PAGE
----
Enter your mobile number or email address below and we'll send you a link to download the free Kindle App. Then you can start reading Kindle books on your smartphone, tablet, or computer - no Kindle device required.
To get the free app, enter your mobile phone number.
Other Sellers on Amazon
+ Free Shipping
+ $3.75 shipping
Harlem: The Making of a Ghetto : Negro New York, 1890-1930 Paperback – February 1, 1996
See the Best Books of 2017 So Far
Looking for something great to read? Browse our editors' picks for the best books of the year so far in fiction, nonfiction, mysteries, children's books, and much more.
Frequently bought together
Customers who bought this item also bought
Osofsky asks questions that really matter and writes with vigor and clarity of a man who knows precisely what he wants to say. The result is an interesting narrative combined with provocative analysis of an important subject. (Arthur Mann, University of Chicago American Historical Review)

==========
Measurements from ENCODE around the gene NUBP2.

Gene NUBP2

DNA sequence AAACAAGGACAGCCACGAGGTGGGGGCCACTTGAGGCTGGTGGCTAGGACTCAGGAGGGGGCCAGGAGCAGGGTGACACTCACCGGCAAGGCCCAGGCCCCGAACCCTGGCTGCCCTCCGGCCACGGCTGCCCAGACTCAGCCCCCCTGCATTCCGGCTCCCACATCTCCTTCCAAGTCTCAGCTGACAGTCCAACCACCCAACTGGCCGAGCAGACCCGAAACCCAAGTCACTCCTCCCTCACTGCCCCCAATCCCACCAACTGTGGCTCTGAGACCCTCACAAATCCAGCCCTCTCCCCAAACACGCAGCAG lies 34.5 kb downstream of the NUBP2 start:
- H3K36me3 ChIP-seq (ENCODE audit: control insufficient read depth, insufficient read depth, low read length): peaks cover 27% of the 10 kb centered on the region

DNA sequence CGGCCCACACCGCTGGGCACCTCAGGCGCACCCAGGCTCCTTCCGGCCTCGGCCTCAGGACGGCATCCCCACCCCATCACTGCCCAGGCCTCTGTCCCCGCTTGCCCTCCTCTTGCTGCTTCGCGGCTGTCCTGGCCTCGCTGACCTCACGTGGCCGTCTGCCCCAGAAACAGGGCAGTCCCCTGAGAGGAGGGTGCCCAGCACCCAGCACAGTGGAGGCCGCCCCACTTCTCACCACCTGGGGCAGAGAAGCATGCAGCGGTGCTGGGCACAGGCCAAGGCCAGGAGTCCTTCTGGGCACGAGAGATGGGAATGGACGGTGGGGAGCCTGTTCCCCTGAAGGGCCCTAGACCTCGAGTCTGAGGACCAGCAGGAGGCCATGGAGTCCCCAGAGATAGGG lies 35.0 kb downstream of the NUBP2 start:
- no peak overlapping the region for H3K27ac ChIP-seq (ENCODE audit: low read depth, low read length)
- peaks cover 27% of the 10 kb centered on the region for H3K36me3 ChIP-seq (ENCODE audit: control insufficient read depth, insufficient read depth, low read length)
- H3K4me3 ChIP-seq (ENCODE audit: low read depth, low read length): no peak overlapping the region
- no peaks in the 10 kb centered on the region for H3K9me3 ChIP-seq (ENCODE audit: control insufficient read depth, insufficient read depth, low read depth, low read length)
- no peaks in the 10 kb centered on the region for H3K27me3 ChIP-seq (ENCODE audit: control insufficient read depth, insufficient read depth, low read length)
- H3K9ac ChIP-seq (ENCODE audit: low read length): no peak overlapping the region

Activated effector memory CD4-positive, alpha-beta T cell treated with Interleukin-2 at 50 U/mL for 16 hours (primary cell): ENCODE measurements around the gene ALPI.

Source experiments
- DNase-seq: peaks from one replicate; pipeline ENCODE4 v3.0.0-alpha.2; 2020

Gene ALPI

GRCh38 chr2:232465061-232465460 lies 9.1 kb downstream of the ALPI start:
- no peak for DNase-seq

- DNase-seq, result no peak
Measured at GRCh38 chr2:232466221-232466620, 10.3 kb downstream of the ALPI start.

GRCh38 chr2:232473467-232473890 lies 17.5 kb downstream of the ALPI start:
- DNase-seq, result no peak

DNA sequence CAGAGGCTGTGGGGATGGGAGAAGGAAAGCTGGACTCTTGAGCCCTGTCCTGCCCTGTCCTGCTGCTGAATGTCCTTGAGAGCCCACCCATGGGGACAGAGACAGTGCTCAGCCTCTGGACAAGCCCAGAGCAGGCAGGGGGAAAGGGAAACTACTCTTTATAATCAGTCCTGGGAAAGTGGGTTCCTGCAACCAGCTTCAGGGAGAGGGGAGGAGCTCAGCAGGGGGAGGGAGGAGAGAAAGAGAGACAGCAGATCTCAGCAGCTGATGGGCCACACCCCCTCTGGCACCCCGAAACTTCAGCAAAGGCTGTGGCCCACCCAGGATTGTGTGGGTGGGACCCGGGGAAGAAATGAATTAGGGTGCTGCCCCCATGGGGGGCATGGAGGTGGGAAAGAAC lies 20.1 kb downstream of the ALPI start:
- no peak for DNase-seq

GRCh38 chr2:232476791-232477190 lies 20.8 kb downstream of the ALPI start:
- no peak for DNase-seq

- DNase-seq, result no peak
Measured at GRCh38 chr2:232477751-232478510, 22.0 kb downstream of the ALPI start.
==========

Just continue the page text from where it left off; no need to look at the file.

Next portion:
A pioneering scholarly achievement. (The New York Times)
More than a mere picture of Harlem, colorful and exciting as it is, this is also a careful and important study of the way in which a ghetto develops. (John Hope Franklin)
From the Back Cover
A great many books have been written about Harlem, but for social history none has surpassed Gilbert Osofsky's account of how a pleasant, pastoral upper-middle-class suburb of Manhattan turned into an appalling black slum within forty years. Mr. Osofsky sets his chronicle against the background of pre-Harlem black life in New York City and in the context of the radical changes in race relations in America in the late nineteenth and early twentieth centuries. He traces Harlem's change to the largest segregated neighborhood in the nation and then its fall to a slum. Throughout he neatly balances statistics and humanly revealing details.
If you are a seller for this product, would you like to suggest updates through seller support?
Top Customer Reviews
The book would benefit from the inclusion of some historical photos. However as a pure historical treatise it is extremely informative and readable. I would highly recommend this to anyone interested in the history of New York City or Afro- American history. I was traveling down 125th street just yesterday while reading this and the buildings that date from this period held new signifcance for me.